Utah is home to some of the most beautiful mountain valleys and desert expanses in the world. Yet the same breathtaking landscapes have a direct effect on the quality of air in Utah.
When valley floors hold lots of snow, temperatures plummet, and a high pressure system parks overhead, leaving cold air on the ground with nowhere to go. It can’t rise because cold air doesn’t rise, it sinks. Just above it, the sun rapidly heats up the air, creating a warm blanket that pins the cold air below it to the valley floor. This is an inversion. And as long as there is lots of cold air and snow on the ground, and lots of sunlight above, the inversion will remain. 
The animated gif to the right illustrates the trapping effect that the layer of warm air has over the valley.
“Think of an airshed as the available air that you have to live in. We're stuck with that 1500 or 2000 foot layer of air. That's all we have. We can't go get more air to pollute. We have to live within our means inside that airshed. Not only do inversions trap and concentrate fine particulates at dangerous levels, they create them as well. When conditions are right, these inversions play host to a newly-discovered chemical reaction where certain chemical compounds in the air are joined to become fine particles or PM2.5. In other words, an inversion can actually create its own pollution.”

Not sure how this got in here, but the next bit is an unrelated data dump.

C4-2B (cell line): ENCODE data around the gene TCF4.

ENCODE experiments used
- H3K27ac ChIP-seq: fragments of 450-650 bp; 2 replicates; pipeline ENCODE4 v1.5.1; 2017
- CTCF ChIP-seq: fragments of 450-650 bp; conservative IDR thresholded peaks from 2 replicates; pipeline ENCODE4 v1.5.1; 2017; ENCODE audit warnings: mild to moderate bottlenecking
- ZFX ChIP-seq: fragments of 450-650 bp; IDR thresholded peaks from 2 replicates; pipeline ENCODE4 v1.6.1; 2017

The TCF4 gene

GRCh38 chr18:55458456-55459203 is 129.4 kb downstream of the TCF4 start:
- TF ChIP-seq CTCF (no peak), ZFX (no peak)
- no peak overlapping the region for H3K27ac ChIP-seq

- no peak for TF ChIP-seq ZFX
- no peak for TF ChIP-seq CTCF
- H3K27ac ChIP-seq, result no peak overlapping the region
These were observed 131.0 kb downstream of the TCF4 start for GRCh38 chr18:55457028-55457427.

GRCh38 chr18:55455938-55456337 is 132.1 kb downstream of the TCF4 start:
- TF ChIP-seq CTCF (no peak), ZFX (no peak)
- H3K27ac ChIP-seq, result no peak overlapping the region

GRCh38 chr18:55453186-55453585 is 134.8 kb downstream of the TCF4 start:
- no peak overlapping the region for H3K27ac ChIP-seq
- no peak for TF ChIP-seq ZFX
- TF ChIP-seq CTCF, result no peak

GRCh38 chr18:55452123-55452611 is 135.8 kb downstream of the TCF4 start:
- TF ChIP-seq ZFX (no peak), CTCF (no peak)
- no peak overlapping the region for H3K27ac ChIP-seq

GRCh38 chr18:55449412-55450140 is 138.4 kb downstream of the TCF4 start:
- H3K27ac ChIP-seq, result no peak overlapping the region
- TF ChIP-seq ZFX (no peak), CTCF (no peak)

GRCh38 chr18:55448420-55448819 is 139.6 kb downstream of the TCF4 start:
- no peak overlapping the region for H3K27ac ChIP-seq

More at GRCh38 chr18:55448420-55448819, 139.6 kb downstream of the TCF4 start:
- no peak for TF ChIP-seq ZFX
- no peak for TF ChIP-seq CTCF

The animated gif to the right illustrates the notion of an 'Airshed'. The available air collects in the valleys while at higher elevations the atmosphere is continually cleared out.
During winter inversions, much of the pollution is visible. In the summer, we experience high levels of pollution as well, but it is not as visible. During the hot, sunny, still days of summer Utah is prone to the creation of ozone statewide.
We are still trying to understand why this is. According to Utah State University Environmental Engineering Professor Randy Martin, “[Oil and gas] exploration and production puts a lot of precursor species (PM 2.5) in the atmosphere.” Ozone is created when fossil fuels are burned, releasing nitrogen oxides and volatile organic compounds. When these fine particles are exposed to sunlight they go through a series of chemical reactions to create ozone. “Some of the ozone concentrations we see [in the Uintah Basin] are higher than you'll see in Los Angeles in the summertime.”  
While the highest layer of our atmosphere contains ozone that protects us from the sun’s harsh rays, when the ozone is concentrated in our airshed it can lead to premature death, asthma, bronchitis, heart attack, and other cardiopulmonary problems.